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US House passes border security bill, sends to Trump

Updated: 2019-02-15 10:12

US demonstrators hold hands at the open border to make a human wall in support of the construction of the new border wall between US and Mexico in Ciudad Juarez, Mexico Feb 9, 2019. [Photo/Agencies]

WASHINGTON - The US House of Representatives on Thursday approved a bipartisan border security bill aimed at averting a government shutdown and sent it to President Donald Trump, including new barriers for part of the US-Mexico border but not the $5.7 billion he sought.

The Democratic-run House backed the measure, a spending bill providing over $300 billion for several government departments and agencies, 300 to 128. It passed the Senate earlier on Thursday. The White House has said Trump will sign it into law, but will also attempt to use unilateral powers to obtain money for a wall. 

Trump vows emergency declaration over wall

Trump vowed on Thursday to declare a national emergency in an attempt to fund his US-Mexico border wall without congressional approval, a step likely to plunge him into a court battle with Congress over constitutional powers.

Conceding defeat in his demand that Congress provide him with $5.7 billion in wall money, Trump agreed to sign a government funding bill that lacks money for his wall but prevents another damaging government shutdown.

"President Trump will sign the government funding bill, and as he has stated before, he will also take other executive action - including a national emergency," White House spokeswoman Sarah Sanders said.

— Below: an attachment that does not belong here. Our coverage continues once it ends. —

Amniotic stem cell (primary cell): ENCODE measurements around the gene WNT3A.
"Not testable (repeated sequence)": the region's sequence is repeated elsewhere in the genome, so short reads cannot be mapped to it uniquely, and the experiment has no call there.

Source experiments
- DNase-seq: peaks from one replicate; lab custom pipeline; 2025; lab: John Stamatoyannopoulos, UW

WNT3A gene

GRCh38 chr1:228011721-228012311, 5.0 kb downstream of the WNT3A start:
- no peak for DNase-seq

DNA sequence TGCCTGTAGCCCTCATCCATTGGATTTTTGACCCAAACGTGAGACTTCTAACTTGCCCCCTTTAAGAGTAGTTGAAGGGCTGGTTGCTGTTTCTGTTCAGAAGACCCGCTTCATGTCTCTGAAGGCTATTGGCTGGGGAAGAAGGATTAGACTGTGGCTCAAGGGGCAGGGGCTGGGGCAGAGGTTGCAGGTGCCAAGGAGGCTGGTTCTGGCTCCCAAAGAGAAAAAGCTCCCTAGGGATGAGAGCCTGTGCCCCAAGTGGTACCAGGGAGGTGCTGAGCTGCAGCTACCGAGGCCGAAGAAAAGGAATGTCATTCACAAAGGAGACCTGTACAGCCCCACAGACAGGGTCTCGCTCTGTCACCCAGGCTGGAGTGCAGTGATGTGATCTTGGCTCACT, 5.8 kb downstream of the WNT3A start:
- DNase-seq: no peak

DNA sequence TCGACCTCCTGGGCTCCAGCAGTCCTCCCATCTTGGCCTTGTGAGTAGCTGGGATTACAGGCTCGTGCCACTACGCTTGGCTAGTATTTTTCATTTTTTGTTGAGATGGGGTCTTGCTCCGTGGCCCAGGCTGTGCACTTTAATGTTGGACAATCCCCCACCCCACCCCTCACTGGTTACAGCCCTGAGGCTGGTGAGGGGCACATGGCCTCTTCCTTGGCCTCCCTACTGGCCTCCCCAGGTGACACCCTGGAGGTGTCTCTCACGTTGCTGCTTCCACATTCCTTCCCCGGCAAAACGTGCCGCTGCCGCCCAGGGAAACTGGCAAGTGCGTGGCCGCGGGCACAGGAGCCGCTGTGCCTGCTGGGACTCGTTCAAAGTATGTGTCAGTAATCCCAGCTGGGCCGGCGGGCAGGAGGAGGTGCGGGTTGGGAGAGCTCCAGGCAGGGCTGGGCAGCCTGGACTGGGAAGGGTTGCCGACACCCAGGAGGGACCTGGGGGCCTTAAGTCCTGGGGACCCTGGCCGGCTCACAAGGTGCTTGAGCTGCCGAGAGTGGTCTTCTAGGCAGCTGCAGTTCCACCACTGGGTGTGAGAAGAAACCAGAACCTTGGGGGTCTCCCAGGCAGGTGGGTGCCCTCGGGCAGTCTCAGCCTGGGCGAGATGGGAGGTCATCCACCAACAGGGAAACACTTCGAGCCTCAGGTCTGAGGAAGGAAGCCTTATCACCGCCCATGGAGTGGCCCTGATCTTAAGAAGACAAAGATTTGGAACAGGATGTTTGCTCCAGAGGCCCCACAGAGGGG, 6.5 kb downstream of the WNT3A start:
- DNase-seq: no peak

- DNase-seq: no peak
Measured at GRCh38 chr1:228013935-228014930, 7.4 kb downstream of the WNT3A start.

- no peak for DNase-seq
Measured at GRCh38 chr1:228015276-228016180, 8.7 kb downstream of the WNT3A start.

The top Democrat in Congress immediately denounced the president's move. Asked by reporters if she would file a legal challenge to an emergency declaration, House of Representatives Speaker Nancy Pelosi said: "I may, that's an option."

Top Senate Democrat Chuck Schumer accused Trump of a "gross abuse of the power of the presidency".

Republican Senate Majority Leader Mitch McConnell said he would support Trump on the emergency declaration. Earlier this month, McConnell cautioned Trump that declaring an emergency could divide Senate Republicans, the Washington Post reported.

An emergency declaration could infringe on Congress' authority to make major decisions about spending taxpayer funds, a power spelled out as a fundamental check and balance in the US Constitution.

For weeks now, as the president's demands of Congress for wall funding went nowhere, even after a historic 35-day partial government shutdown, the White House has explored the possibility of an emergency declaration that could be invoked to redirect taxpayer funds committed by Congress for other purposes toward paying for Trump's wall.

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